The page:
The Financial Conduct Authority (FCA) has fined a multinational investment bank and financial services company (the Firm) £27,599,400 for failing to ensure it provided complete and accurate information to approximately 86 million reportable transactions and erroneously reporting 49 million transactions to the FCA. The Final Notice states that over a period of more than nine years, the Firm made 135 million errors in transaction reporting, which was in breach of FCA rules.
The FCA found that during the relevant period (November 2007 – May 2017), the Firm failed to have in place adequate systems and controls to ensure that reference to ‘static’ data used for various mandatory fields in the transaction reports were complete and accurate; failed to have adequate change management controls; and failed to undertake appropriate testing to ensure the completeness and accuracy of transaction reports.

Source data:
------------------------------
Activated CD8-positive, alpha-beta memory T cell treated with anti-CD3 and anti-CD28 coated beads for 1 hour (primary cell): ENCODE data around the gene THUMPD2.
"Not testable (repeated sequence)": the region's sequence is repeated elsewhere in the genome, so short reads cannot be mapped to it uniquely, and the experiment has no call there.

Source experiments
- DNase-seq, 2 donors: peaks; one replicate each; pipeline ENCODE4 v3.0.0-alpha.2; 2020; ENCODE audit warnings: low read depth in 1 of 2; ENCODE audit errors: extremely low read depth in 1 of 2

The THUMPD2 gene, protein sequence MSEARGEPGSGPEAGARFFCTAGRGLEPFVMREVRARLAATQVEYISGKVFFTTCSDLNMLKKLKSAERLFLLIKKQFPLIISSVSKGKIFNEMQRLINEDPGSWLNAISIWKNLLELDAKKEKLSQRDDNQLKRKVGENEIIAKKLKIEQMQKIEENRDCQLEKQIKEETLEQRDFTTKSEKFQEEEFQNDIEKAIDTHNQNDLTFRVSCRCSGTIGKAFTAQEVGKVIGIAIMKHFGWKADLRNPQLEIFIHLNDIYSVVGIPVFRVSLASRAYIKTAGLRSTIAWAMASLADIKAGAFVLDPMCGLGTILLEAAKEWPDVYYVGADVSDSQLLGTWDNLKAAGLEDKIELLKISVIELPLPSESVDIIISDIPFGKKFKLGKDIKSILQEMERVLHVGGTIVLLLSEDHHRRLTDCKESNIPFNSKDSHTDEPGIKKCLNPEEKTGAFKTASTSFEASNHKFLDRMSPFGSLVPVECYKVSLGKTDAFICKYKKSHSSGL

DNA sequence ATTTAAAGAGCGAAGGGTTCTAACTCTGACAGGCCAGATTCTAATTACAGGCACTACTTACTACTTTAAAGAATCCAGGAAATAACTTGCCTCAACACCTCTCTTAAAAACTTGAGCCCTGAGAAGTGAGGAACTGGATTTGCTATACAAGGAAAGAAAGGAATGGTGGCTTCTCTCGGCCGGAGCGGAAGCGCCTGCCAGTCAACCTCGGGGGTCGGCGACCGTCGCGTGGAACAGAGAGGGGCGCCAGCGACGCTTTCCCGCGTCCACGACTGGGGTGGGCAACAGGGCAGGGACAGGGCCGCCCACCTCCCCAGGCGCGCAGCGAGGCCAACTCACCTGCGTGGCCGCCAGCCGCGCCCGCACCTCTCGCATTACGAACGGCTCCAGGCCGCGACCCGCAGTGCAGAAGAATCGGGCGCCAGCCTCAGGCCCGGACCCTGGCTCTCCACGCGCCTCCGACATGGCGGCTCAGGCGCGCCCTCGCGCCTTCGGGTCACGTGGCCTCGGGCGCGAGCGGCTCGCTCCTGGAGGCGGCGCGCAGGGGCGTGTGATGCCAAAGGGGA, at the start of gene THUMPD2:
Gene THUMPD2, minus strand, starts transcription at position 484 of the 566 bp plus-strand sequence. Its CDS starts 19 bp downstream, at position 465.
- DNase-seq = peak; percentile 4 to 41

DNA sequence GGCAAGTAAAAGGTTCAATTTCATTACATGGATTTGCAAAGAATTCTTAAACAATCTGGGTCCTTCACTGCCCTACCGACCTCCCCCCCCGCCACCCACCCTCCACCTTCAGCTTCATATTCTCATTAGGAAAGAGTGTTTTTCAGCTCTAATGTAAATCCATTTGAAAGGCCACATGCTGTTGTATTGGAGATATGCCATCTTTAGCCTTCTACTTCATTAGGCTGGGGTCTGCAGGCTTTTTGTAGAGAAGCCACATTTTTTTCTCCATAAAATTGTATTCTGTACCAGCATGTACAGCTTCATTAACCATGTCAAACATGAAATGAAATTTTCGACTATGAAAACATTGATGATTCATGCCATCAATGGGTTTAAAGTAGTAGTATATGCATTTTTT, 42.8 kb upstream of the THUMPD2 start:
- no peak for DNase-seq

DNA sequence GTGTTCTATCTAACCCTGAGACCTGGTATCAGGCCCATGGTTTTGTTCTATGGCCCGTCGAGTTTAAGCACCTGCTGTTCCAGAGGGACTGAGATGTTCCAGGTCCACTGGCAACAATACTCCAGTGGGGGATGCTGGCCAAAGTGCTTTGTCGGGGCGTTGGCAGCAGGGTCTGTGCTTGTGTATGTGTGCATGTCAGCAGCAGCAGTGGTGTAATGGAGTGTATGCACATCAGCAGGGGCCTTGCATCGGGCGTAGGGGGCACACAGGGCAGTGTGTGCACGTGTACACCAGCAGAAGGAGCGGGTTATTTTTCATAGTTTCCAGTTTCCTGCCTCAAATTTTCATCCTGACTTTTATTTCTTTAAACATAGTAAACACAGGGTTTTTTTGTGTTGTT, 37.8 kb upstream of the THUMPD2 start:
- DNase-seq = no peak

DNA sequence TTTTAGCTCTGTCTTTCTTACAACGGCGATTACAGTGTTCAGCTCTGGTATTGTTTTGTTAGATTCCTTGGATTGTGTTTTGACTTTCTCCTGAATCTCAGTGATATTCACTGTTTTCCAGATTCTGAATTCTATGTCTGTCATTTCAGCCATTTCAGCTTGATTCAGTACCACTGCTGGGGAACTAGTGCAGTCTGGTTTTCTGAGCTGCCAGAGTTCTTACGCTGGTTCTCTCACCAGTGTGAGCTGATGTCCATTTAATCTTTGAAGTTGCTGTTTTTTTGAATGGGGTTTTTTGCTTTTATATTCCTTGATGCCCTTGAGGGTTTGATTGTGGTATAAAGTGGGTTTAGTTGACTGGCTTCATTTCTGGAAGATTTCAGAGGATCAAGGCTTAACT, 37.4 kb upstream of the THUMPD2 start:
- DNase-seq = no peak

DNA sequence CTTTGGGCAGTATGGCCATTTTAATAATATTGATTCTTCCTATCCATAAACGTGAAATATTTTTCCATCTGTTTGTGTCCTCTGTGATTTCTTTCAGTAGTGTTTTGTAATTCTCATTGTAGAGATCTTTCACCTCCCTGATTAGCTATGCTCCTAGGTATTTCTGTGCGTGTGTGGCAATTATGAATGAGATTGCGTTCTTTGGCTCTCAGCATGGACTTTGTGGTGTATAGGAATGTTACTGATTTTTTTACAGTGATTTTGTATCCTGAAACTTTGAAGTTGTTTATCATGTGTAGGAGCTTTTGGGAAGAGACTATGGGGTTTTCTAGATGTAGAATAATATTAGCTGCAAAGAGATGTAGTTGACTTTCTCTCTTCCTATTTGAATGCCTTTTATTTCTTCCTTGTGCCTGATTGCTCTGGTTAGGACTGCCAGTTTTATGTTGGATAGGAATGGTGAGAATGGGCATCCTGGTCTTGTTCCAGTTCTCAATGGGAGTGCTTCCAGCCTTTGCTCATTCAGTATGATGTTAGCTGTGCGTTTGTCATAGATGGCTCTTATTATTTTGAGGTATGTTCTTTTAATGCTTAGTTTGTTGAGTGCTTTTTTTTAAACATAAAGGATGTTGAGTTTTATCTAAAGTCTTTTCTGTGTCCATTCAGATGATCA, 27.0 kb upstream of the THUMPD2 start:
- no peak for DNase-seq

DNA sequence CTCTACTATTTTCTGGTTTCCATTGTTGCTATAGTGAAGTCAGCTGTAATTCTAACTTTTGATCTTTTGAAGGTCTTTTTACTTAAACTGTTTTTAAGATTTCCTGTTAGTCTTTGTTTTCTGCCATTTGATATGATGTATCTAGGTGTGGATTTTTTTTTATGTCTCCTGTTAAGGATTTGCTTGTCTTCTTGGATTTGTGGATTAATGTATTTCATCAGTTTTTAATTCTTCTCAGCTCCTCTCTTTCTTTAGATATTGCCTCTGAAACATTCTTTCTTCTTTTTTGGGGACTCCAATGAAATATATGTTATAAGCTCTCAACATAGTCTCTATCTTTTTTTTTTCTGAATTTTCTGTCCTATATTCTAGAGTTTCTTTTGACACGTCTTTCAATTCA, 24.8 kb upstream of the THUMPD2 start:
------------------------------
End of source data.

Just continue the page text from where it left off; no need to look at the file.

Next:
The FCA had previously fined the Firm £100,000 in November 2005 for transaction reporting failings. Following a number of reviews undertaken by the Firm as to their transaction reporting arrangements, in August 2013 the Firm initiated a comprehensive programme of review and remediation (the R3 Programme). Through the R3 Programme, the Firm self-identified most of the reporting errors described in the FCA’s Final Notice. By July 2014, the Firm had either remediated or initiated key reforms to its reporting arrangements. A further audit in October 2016 established that these reforms were effective.
The FCA considered both the old and new penalty regime, given the conduct at issue occurred both before and after March 2010. Under the new penalty regime, the FCA attributed a value for each transaction that the Firm failed to report since March 2010 and a value per report filed in error. The FCA considered aggravating factors to be the previous penalty imposed on the Firm in 2005 and precedent guidance from FCA Final Notices as to similar circumstances. Mitigating factors included the reviews and projects undertaken by the Firm which led to some self-identification and cooperation with the FCA.
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